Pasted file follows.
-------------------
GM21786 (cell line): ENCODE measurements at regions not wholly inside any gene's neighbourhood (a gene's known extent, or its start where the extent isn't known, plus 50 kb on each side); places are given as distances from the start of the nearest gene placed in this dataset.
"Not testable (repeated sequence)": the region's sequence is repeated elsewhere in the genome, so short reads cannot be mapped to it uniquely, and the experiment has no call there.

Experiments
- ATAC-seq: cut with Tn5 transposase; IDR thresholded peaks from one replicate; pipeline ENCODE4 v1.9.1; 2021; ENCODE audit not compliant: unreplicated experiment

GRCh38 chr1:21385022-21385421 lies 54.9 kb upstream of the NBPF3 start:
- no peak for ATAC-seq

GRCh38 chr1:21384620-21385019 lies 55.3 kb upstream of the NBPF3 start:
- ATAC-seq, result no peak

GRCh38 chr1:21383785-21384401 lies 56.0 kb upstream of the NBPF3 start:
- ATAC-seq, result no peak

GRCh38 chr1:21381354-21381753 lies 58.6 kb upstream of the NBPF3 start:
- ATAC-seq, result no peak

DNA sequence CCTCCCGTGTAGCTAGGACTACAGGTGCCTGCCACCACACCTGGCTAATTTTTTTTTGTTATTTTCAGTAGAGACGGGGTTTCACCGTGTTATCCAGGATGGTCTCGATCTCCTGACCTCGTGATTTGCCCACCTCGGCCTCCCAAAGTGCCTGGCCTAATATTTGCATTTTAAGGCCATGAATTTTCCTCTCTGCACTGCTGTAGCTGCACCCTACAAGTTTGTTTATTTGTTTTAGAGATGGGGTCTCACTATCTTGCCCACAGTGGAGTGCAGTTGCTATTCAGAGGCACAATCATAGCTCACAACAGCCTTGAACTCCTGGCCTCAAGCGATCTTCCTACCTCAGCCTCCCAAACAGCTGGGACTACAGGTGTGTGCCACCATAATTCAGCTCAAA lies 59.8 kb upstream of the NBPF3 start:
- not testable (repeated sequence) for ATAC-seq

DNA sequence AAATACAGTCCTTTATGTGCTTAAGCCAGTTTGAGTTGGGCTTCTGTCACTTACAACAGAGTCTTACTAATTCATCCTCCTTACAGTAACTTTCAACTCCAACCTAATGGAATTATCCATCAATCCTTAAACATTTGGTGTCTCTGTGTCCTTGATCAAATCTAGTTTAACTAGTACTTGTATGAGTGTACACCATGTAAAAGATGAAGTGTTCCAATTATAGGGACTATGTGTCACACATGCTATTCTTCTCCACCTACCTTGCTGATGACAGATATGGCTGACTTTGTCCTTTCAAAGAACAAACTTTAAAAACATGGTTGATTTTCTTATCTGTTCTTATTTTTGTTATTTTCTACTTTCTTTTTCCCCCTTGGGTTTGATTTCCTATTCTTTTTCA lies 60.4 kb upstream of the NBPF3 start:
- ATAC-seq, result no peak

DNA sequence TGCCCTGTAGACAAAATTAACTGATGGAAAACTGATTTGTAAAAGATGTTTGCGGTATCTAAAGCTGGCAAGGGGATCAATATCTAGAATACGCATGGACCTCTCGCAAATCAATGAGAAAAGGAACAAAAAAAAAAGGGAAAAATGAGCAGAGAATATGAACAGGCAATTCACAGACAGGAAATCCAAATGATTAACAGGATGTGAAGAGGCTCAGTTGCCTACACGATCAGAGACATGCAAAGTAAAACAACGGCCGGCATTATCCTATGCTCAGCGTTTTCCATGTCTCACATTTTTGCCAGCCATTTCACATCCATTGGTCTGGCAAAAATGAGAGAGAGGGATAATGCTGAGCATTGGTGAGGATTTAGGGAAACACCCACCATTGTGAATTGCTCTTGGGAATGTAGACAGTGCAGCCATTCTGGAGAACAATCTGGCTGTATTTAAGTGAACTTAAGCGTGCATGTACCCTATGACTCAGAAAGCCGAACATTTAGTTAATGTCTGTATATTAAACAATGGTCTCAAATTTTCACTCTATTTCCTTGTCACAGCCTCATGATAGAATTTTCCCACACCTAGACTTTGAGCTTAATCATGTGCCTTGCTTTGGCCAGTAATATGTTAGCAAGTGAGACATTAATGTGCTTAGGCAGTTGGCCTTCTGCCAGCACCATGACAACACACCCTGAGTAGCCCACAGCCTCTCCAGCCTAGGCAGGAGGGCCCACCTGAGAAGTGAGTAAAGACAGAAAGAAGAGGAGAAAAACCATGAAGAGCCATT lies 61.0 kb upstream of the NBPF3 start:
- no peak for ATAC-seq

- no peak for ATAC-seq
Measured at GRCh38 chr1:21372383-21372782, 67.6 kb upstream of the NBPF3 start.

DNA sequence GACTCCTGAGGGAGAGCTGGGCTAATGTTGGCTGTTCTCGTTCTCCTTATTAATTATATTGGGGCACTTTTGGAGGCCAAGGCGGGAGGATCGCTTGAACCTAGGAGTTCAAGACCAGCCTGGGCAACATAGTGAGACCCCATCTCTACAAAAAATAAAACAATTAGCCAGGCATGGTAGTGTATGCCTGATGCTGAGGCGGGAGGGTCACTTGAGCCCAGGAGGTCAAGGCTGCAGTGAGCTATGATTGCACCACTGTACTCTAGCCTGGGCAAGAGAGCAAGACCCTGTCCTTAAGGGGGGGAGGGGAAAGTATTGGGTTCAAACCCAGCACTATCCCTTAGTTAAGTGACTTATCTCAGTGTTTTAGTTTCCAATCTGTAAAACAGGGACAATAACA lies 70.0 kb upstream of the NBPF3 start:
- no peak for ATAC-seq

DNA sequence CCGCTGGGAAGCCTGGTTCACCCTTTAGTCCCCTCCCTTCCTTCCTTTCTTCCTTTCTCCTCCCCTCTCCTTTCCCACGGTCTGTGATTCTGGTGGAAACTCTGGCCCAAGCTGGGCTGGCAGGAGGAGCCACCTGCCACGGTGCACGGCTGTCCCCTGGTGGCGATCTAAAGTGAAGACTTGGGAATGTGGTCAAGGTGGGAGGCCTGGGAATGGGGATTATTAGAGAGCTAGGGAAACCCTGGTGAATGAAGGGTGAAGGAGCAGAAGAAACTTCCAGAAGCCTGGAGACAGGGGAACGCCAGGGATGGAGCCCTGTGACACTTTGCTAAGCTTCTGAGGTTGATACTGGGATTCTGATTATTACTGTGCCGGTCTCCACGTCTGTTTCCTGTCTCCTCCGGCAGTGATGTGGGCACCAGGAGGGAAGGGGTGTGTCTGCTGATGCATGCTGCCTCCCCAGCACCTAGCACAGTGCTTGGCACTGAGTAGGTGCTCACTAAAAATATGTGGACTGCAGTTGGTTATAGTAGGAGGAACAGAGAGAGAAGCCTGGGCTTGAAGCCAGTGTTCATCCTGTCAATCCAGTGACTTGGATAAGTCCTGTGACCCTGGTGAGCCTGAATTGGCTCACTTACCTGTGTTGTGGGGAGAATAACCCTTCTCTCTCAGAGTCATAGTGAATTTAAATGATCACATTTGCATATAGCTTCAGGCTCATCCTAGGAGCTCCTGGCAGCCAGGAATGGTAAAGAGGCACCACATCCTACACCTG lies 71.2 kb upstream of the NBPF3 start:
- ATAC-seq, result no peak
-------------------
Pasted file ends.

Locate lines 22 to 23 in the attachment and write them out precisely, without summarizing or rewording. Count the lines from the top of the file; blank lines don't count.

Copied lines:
- no peak for ATAC-seq

DNA sequence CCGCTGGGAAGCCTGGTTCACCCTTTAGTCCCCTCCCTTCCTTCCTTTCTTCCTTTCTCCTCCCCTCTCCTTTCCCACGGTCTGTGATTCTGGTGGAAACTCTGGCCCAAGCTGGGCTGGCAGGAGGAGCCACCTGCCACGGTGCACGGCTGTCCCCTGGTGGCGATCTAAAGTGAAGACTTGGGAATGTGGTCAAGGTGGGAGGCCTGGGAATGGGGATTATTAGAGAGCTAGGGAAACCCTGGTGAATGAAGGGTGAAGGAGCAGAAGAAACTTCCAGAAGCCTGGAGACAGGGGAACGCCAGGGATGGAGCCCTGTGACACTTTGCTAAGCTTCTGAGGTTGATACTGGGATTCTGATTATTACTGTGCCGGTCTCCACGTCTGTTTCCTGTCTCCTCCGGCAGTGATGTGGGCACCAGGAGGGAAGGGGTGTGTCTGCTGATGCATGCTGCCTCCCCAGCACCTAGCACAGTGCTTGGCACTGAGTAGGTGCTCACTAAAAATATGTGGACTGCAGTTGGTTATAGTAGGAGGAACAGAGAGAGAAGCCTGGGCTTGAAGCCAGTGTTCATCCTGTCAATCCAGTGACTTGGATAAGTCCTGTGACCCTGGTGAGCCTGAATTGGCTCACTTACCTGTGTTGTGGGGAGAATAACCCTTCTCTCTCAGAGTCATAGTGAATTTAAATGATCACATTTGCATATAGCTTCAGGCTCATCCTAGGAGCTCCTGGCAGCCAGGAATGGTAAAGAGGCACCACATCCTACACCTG lies 71.2 kb upstream of the NBPF3 start: